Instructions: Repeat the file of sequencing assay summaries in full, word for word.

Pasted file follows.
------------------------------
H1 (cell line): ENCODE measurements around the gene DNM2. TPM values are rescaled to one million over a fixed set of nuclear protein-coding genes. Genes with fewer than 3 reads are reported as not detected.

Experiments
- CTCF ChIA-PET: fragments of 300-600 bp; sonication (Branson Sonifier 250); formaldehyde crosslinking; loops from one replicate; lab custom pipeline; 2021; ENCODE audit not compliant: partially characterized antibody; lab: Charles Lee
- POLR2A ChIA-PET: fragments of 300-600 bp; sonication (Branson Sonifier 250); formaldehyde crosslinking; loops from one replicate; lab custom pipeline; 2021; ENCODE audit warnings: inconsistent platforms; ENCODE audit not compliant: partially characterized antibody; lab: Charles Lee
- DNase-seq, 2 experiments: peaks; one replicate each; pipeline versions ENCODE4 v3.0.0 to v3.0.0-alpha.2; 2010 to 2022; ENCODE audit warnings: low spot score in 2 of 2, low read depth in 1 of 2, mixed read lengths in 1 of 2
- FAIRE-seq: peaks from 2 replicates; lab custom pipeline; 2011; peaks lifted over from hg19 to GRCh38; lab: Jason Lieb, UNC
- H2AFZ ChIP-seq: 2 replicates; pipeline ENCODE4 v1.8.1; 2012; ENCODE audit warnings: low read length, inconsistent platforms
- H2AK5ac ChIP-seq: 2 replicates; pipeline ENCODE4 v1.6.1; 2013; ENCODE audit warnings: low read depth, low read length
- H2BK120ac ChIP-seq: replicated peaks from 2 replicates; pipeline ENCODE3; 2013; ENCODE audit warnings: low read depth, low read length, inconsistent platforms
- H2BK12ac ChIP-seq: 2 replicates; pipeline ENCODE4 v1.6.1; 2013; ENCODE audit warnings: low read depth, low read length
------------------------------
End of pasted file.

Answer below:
H1 (cell line): ENCODE measurements around the gene DNM2. TPM values are rescaled to one million over a fixed set of nuclear protein-coding genes. Genes with fewer than 3 reads are reported as not detected.

Experiments
- CTCF ChIA-PET: fragments of 300-600 bp; sonication (Branson Sonifier 250); formaldehyde crosslinking; loops from one replicate; lab custom pipeline; 2021; ENCODE audit not compliant: partially characterized antibody; lab: Charles Lee
- POLR2A ChIA-PET: fragments of 300-600 bp; sonication (Branson Sonifier 250); formaldehyde crosslinking; loops from one replicate; lab custom pipeline; 2021; ENCODE audit warnings: inconsistent platforms; ENCODE audit not compliant: partially characterized antibody; lab: Charles Lee
- DNase-seq, 2 experiments: peaks; one replicate each; pipeline versions ENCODE4 v3.0.0 to v3.0.0-alpha.2; 2010 to 2022; ENCODE audit warnings: low spot score in 2 of 2, low read depth in 1 of 2, mixed read lengths in 1 of 2
- FAIRE-seq: peaks from 2 replicates; lab custom pipeline; 2011; peaks lifted over from hg19 to GRCh38; lab: Jason Lieb, UNC
- H2AFZ ChIP-seq: 2 replicates; pipeline ENCODE4 v1.8.1; 2012; ENCODE audit warnings: low read length, inconsistent platforms
- H2AK5ac ChIP-seq: 2 replicates; pipeline ENCODE4 v1.6.1; 2013; ENCODE audit warnings: low read depth, low read length
- H2BK120ac ChIP-seq: replicated peaks from 2 replicates; pipeline ENCODE3; 2013; ENCODE audit warnings: low read depth, low read length, inconsistent platforms
- H2BK12ac ChIP-seq: 2 replicates; pipeline ENCODE4 v1.6.1; 2013; ENCODE audit warnings: low read depth, low read length